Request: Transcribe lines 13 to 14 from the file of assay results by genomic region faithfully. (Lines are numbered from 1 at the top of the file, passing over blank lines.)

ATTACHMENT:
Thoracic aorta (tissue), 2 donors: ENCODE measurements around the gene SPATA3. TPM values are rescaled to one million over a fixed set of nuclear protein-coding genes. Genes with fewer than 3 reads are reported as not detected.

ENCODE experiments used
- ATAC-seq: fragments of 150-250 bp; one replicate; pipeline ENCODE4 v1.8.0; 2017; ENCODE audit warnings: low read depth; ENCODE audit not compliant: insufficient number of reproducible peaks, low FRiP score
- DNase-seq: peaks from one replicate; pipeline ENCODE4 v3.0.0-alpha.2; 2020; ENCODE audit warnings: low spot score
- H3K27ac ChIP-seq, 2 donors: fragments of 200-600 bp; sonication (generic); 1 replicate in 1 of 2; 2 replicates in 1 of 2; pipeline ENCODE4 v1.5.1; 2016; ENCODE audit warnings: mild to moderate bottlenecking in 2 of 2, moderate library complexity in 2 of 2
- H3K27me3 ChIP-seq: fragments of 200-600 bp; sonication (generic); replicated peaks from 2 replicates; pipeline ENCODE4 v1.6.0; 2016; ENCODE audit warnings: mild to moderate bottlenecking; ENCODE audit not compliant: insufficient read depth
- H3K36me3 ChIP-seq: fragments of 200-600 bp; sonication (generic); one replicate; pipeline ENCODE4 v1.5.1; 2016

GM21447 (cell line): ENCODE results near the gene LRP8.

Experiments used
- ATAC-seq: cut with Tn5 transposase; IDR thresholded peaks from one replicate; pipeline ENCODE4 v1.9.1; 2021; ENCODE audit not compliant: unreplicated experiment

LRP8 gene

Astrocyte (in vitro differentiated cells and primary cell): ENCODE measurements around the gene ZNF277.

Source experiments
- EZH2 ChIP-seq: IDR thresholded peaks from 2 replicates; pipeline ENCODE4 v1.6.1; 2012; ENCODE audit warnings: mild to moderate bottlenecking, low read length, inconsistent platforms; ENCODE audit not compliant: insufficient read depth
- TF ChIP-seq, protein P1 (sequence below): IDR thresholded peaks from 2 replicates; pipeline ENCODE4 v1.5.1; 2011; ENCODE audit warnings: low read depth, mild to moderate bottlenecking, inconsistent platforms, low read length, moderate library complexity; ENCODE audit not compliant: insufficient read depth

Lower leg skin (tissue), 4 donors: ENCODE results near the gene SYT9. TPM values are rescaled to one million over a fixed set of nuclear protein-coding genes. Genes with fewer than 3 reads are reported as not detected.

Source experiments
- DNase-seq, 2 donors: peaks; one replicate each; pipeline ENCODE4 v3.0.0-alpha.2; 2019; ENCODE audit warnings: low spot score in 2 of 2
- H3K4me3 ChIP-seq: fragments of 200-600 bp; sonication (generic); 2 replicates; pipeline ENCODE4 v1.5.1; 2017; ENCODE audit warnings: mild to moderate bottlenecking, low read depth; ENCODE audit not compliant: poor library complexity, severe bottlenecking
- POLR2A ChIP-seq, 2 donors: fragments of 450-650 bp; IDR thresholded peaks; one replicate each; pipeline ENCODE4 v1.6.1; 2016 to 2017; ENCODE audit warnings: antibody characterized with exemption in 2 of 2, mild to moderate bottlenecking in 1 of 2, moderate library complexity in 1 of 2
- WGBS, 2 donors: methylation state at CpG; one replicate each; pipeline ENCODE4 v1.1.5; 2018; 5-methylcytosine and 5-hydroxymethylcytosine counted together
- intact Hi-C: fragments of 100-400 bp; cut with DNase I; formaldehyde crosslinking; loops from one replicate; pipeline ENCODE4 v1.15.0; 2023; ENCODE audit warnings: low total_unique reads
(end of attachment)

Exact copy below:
Source experiments
- EZH2 ChIP-seq: IDR thresholded peaks from 2 replicates; pipeline ENCODE4 v1.6.1; 2012; ENCODE audit warnings: mild to moderate bottlenecking, low read length, inconsistent platforms; ENCODE audit not compliant: insufficient read depth